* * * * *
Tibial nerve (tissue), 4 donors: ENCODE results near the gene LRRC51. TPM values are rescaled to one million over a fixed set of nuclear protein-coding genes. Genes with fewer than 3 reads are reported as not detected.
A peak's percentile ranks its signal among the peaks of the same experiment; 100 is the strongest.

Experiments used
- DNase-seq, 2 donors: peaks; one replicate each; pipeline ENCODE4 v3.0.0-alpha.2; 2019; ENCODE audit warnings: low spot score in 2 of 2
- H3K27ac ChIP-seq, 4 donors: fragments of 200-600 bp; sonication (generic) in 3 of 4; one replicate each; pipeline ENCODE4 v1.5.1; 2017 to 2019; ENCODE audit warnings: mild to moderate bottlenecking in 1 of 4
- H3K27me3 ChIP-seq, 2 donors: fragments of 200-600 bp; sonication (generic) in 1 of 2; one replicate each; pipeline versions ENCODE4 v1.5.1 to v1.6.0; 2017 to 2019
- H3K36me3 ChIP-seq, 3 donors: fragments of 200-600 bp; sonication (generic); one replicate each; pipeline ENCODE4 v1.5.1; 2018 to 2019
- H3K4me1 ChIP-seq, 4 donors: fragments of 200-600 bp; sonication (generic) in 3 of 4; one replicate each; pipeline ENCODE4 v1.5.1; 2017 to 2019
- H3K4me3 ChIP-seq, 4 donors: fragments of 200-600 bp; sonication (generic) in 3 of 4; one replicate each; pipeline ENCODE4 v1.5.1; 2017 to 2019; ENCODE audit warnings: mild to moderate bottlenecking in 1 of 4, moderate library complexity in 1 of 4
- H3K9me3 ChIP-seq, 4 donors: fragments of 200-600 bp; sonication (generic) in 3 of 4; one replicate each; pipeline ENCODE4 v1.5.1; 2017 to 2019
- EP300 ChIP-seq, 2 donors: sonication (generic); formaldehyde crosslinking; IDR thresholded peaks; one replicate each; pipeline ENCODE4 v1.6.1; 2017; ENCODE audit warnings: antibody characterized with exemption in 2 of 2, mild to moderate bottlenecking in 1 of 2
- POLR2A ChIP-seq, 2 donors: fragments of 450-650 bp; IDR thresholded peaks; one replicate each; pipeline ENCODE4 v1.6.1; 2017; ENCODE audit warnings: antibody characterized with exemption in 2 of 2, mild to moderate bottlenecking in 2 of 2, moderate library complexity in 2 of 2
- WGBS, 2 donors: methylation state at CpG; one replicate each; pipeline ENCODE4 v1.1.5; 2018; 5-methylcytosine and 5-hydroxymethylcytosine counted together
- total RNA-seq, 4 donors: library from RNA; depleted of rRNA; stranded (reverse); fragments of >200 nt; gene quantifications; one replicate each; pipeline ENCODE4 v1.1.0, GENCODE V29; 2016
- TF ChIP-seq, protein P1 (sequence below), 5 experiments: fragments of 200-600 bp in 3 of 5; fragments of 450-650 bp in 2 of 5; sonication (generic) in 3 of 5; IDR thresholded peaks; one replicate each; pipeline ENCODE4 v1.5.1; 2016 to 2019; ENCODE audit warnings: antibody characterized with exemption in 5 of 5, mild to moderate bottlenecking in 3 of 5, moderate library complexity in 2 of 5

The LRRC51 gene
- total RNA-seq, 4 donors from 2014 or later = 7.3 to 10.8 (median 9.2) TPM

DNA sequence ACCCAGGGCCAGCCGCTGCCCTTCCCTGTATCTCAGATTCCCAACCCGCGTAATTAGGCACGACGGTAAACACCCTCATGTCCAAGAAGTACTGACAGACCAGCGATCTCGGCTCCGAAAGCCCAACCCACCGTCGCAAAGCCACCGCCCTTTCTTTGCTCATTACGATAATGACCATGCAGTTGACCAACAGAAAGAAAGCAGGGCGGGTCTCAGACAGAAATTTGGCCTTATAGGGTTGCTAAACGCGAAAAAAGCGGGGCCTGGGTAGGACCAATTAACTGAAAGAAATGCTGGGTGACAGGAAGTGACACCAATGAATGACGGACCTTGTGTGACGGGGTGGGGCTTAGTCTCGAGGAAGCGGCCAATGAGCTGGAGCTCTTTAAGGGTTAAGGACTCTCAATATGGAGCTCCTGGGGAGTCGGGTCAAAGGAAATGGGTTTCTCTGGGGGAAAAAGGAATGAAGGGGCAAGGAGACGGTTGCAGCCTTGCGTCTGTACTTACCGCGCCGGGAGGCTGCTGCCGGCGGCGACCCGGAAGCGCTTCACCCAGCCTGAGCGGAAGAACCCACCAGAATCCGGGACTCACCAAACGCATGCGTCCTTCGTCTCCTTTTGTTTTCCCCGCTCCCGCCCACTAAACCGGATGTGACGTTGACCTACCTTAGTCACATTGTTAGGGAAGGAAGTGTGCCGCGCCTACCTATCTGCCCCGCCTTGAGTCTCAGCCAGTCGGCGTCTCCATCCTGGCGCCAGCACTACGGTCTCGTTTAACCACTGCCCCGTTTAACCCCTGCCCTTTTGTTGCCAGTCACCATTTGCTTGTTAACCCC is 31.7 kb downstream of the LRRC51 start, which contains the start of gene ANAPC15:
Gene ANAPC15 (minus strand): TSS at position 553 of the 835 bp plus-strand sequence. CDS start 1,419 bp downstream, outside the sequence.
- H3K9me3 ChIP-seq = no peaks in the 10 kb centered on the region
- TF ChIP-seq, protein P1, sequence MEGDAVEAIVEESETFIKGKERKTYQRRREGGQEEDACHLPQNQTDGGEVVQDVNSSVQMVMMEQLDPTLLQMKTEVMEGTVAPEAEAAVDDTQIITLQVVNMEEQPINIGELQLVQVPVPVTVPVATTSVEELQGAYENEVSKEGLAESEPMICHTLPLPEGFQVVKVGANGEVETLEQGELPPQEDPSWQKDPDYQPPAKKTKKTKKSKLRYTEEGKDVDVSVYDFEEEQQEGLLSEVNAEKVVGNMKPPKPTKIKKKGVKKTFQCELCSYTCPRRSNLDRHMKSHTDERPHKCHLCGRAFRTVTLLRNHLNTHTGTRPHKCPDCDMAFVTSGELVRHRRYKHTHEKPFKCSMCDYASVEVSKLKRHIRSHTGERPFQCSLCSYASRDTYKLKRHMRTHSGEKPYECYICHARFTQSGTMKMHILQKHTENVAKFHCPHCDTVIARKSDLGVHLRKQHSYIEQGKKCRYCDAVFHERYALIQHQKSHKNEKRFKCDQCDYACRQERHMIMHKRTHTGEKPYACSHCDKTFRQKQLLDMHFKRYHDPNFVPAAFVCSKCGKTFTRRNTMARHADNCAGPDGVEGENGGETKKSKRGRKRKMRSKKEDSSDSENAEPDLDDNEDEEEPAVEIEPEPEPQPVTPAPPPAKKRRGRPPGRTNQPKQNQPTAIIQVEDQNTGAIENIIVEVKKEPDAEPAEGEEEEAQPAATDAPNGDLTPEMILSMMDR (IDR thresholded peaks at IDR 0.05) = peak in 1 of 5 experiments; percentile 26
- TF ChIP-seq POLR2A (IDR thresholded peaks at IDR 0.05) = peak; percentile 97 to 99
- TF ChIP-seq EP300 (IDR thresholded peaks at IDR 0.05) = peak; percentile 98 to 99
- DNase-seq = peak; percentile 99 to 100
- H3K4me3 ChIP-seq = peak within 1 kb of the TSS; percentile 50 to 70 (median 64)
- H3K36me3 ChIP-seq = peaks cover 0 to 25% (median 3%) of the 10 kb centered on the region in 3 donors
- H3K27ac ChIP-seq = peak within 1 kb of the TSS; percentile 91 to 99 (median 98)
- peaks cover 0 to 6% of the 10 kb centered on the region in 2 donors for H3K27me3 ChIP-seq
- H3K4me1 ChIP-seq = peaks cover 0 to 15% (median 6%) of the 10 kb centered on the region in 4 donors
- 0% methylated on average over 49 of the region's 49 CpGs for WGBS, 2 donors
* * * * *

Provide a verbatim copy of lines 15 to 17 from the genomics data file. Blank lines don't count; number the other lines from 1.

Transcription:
- TF ChIP-seq, protein P1 (sequence below), 5 experiments: fragments of 200-600 bp in 3 of 5; fragments of 450-650 bp in 2 of 5; sonication (generic) in 3 of 5; IDR thresholded peaks; one replicate each; pipeline ENCODE4 v1.5.1; 2016 to 2019; ENCODE audit warnings: antibody characterized with exemption in 5 of 5, mild to moderate bottlenecking in 3 of 5, moderate library complexity in 2 of 5

The LRRC51 gene
- total RNA-seq, 4 donors from 2014 or later = 7.3 to 10.8 (median 9.2) TPM